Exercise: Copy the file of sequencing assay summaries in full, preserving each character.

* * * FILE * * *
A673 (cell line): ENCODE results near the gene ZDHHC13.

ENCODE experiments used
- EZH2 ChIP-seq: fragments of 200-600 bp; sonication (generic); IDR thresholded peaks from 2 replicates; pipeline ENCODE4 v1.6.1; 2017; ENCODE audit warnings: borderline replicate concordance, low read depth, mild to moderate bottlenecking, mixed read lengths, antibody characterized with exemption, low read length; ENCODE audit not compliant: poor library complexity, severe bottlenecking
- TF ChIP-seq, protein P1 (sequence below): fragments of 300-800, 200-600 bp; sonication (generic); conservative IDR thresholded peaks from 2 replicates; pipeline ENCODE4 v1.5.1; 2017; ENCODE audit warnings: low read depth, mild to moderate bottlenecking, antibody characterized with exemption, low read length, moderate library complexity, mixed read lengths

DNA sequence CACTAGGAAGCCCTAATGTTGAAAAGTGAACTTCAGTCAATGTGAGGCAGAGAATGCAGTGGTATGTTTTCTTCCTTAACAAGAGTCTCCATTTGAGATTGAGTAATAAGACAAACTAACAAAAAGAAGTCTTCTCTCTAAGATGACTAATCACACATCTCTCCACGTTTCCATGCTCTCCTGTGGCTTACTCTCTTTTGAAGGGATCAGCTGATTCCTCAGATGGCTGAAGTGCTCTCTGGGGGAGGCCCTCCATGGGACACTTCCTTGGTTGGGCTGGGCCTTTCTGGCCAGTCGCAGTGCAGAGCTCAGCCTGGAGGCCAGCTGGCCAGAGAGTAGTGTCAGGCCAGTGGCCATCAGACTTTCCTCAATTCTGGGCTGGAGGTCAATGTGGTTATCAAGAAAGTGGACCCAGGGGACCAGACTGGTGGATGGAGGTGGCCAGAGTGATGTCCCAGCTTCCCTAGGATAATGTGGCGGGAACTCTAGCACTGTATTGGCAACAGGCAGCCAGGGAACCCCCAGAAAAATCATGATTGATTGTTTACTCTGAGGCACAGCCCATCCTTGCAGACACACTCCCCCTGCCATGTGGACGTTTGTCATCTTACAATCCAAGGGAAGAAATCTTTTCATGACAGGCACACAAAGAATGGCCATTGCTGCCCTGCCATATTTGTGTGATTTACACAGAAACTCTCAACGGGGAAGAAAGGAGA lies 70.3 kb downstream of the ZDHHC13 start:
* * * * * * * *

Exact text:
A673 (cell line): ENCODE results near the gene ZDHHC13.

ENCODE experiments used
- EZH2 ChIP-seq: fragments of 200-600 bp; sonication (generic); IDR thresholded peaks from 2 replicates; pipeline ENCODE4 v1.6.1; 2017; ENCODE audit warnings: borderline replicate concordance, low read depth, mild to moderate bottlenecking, mixed read lengths, antibody characterized with exemption, low read length; ENCODE audit not compliant: poor library complexity, severe bottlenecking
- TF ChIP-seq, protein P1 (sequence below): fragments of 300-800, 200-600 bp; sonication (generic); conservative IDR thresholded peaks from 2 replicates; pipeline ENCODE4 v1.5.1; 2017; ENCODE audit warnings: low read depth, mild to moderate bottlenecking, antibody characterized with exemption, low read length, moderate library complexity, mixed read lengths

DNA sequence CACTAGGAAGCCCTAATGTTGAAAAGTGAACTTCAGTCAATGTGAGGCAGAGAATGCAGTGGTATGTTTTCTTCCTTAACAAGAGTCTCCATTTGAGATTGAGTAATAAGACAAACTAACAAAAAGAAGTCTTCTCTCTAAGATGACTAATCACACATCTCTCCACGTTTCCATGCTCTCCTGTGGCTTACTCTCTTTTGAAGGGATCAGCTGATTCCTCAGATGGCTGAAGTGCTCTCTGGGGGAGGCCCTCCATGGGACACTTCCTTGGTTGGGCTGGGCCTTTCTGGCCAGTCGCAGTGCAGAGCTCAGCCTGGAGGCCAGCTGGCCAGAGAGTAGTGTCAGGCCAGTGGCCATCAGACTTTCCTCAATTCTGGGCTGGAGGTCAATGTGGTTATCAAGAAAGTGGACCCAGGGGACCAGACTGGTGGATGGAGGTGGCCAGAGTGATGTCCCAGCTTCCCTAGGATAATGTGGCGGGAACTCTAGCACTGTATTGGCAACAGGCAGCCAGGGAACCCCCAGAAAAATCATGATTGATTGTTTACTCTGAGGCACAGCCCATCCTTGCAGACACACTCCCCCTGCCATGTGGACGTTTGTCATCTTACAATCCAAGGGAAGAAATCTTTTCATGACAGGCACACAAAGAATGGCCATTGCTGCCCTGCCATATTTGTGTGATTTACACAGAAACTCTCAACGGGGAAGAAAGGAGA lies 70.3 kb downstream of the ZDHHC13 start: